published Monday, May 16th, 2011

Tech corridor summit marks change, growth

With more than $20 billion a year flowing into federal facilities and contractors from Oak Ridge to Huntsville, Ala., Chattanooga is at the hub of one of America’s richest government-led technology corridors.

The leaders for many of the region’s energy, space and military programs are in Chattanooga today to talk about how to better coordinate and capitalize on the government’s investment.

The Tennessee Valley Corridor, a regional economic development organization launched in Chattanooga in 1995 by former U.S. Rep. Zach Wamp, returns to Chattanooga today for its annual summit on “Building America’s New Economy.”

The gathering is the first since Wamp left Congress in January and comes as many in the new Congress are looking for ways to cut federal spending.

Doug Fisher, an Erlanger hospital executive and a former district director for Wamp who now is chairman of the Tennessee Valley Corridor board, said the corridor initiative is moving beyond just the federal projects upon which it was created.

“We’re trying to push very hard to make sure that the private sector becomes every bit of a significant piece of the corridor as what Oak Ridge, NASA and the other federal assets have historically been,” he said. “More today than not, we’re getting more private-sector involvement, and that, to me, is key to our economy.”

The corridor has been promoted by Wamp and other members of Congress, but it is organized as a nonprofit development group. Fisher said that even as elected members change and political environments shift, “we continue to thrive.”

The biggest sponsors of today’s summit remain government agencies or contractors, including the Tennessee Valley Authority, the Y-12 National Security Complex in Oak Ridge, NASA, the University of Tennessee and the University of Alabama at Huntsville.

But among the nearly 400 regional leaders expected to attend the summit are representatives from many existing and new businesses in the Tennessee Valley.

Dr. Rolf Hirsenkorn of Wacker Chemical, for instance, will discuss his company’s plans for a nearly $1.5 billion polysilicon plant near Charleston, Tenn., during a panel discussion on “Next-Generation Manufacturing.” Other sessions will focus upon work force preparedness and new energy initiatives.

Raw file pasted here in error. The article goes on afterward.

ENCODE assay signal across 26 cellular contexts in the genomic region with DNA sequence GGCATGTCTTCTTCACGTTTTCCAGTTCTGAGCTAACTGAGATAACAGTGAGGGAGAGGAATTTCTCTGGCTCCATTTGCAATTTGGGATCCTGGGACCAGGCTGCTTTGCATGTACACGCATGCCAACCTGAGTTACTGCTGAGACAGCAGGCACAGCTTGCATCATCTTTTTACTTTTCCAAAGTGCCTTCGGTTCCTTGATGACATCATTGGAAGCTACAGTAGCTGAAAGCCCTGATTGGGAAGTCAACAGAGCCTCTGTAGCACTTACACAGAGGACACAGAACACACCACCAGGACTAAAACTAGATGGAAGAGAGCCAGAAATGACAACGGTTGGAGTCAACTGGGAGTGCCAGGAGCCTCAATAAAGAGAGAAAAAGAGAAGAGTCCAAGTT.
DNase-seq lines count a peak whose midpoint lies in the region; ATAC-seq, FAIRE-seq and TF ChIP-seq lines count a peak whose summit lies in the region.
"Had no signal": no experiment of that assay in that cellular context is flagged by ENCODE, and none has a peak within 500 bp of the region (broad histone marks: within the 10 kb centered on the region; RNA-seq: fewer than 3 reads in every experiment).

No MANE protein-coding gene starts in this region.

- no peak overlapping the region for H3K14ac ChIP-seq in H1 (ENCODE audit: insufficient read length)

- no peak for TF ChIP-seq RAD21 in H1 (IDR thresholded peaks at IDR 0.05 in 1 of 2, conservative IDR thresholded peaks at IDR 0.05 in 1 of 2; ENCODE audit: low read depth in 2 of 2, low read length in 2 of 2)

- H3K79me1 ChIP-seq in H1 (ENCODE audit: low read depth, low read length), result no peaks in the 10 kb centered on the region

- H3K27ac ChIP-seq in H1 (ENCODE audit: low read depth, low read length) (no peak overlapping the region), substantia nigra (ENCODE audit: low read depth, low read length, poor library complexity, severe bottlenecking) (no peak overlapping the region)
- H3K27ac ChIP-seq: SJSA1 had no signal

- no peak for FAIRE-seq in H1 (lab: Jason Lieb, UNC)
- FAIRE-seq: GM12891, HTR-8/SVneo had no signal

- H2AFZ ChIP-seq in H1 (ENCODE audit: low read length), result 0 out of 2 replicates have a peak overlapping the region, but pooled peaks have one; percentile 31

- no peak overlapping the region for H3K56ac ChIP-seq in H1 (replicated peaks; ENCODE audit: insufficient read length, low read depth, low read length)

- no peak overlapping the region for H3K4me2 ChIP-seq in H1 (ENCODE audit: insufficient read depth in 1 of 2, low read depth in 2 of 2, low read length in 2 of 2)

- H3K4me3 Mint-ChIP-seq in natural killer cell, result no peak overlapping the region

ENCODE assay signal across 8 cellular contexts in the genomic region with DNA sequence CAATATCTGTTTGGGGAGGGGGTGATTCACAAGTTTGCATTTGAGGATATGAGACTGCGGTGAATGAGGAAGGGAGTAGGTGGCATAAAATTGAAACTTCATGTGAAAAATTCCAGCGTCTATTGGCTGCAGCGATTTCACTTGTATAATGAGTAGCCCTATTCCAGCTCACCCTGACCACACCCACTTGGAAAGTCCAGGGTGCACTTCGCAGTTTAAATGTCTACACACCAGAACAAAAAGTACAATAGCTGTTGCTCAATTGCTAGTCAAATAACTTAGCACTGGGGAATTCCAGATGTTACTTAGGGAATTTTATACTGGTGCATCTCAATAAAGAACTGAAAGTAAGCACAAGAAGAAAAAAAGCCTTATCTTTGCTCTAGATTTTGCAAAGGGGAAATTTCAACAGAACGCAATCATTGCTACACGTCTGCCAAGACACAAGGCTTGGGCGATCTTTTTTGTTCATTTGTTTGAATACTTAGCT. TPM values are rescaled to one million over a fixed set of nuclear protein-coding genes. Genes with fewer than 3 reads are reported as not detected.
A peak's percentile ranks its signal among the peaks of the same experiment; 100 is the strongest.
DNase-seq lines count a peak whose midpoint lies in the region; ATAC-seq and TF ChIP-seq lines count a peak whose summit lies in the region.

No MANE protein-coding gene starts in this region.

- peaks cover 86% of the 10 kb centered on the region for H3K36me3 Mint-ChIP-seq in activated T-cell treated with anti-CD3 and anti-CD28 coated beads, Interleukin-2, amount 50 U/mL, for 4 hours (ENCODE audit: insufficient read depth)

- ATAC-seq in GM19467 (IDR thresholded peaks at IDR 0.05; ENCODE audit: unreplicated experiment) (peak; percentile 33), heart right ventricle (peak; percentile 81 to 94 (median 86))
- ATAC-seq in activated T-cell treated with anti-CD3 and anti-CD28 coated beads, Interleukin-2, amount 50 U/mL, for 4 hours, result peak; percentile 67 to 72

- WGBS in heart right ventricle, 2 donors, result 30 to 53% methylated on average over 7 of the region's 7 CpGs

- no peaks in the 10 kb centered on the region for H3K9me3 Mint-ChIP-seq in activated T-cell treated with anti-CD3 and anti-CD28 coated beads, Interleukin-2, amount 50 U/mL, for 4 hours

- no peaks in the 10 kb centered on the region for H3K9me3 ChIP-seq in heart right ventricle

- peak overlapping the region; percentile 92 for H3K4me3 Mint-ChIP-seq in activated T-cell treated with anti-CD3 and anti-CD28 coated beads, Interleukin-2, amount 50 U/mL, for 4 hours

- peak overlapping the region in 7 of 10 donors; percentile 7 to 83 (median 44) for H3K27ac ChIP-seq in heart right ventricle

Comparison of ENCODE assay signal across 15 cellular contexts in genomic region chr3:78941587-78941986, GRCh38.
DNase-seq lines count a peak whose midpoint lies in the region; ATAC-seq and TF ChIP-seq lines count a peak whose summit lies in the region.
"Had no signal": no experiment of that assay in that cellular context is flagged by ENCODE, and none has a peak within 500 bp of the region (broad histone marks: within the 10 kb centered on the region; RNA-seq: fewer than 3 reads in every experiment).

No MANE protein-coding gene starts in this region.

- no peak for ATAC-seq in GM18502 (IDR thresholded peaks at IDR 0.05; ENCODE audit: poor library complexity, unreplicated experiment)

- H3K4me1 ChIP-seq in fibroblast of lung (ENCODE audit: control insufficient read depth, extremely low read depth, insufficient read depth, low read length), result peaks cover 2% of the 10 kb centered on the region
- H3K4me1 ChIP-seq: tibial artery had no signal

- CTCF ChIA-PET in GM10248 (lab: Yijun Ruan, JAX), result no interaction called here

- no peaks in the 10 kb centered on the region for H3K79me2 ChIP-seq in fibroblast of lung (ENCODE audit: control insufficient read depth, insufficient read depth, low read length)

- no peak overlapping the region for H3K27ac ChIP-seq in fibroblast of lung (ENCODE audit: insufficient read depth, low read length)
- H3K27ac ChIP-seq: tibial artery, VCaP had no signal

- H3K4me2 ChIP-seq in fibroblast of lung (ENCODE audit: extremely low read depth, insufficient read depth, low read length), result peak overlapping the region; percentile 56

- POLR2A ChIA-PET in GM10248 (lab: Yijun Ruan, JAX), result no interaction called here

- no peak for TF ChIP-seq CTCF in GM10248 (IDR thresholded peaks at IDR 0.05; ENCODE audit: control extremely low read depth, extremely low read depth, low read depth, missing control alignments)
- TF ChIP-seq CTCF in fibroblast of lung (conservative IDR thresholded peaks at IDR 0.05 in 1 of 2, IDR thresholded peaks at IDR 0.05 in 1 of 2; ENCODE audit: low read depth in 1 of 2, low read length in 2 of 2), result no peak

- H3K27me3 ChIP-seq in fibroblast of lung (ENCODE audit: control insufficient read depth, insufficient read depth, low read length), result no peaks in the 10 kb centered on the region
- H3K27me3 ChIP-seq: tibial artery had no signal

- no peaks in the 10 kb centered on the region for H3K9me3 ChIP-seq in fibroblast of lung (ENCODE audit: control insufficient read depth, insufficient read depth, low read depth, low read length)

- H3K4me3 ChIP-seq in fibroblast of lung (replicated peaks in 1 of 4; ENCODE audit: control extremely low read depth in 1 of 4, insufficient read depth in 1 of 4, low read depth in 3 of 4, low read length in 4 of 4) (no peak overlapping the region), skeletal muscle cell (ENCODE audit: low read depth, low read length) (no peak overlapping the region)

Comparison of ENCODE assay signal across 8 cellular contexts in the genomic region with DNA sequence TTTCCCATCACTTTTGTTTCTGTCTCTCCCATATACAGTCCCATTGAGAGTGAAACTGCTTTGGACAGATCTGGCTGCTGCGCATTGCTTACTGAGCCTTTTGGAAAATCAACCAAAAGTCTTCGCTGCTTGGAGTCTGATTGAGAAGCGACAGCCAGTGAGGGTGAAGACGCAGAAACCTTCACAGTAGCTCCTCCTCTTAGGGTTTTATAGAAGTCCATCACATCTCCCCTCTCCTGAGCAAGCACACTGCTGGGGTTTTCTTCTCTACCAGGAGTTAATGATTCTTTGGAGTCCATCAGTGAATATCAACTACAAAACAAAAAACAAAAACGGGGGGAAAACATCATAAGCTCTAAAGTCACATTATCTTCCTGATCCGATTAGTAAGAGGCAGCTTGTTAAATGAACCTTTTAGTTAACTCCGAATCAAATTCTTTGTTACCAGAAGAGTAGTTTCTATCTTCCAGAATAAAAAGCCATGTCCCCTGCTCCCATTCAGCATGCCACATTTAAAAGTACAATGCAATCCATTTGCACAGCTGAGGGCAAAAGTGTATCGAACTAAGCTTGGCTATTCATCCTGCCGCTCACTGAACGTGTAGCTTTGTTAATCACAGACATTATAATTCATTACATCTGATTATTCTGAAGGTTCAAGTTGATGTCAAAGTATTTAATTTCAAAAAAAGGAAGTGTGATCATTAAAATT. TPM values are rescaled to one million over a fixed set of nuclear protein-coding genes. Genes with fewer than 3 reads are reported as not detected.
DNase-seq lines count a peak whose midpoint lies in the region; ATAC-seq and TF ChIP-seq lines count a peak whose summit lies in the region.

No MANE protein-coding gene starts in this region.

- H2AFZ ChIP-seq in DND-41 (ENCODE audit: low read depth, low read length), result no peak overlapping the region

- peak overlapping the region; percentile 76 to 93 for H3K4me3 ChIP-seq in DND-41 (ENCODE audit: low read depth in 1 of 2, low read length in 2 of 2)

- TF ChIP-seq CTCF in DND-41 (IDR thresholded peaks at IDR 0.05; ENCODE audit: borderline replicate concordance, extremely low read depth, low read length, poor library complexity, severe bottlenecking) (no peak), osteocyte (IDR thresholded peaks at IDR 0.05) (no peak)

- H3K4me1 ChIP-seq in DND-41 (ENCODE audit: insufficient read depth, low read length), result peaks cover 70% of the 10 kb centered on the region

U.S. Rep. Chuck Fleisch-mann, who succeeded Wamp and will host the Chattanooga gathering, said the nearly $3 billion of new private sector investments in Southeast Tennessee by Wacker, Volkswagen, Alstom Power, Amazon and others highlights the region’s economic potential.

“With all of the economic growth and investment that has taken place over the last few years, I think Chattanooga is the perfect place to bring members of the Tennessee Valley Corridor together and showcase the valley’s natural and scientific resources,” he said.

All told, five elected Republican leaders — U.S. Sen. Bob Corker and U.S. Reps. Fleischmann, Scott DesJarlais, Diane Black and Mo Brooks — are scheduled to participate in the summit.

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timesfreepress said...

What effects do you think this will have on the state of Tennessee?

May 16, 2011 at 2:45 a.m.
Facts said...

Are there any businesses, besides those of us with fewer than 100 employees, that do NOT get a government check for opening up in their city, state? All these corridor businesses get tax dollars none of us will ever have access to in our small businesses. Where's the working man's "summit"? All these politicians can't get enough of hearing themselves talk and get their pictures made.

May 16, 2011 at 5:09 p.m.
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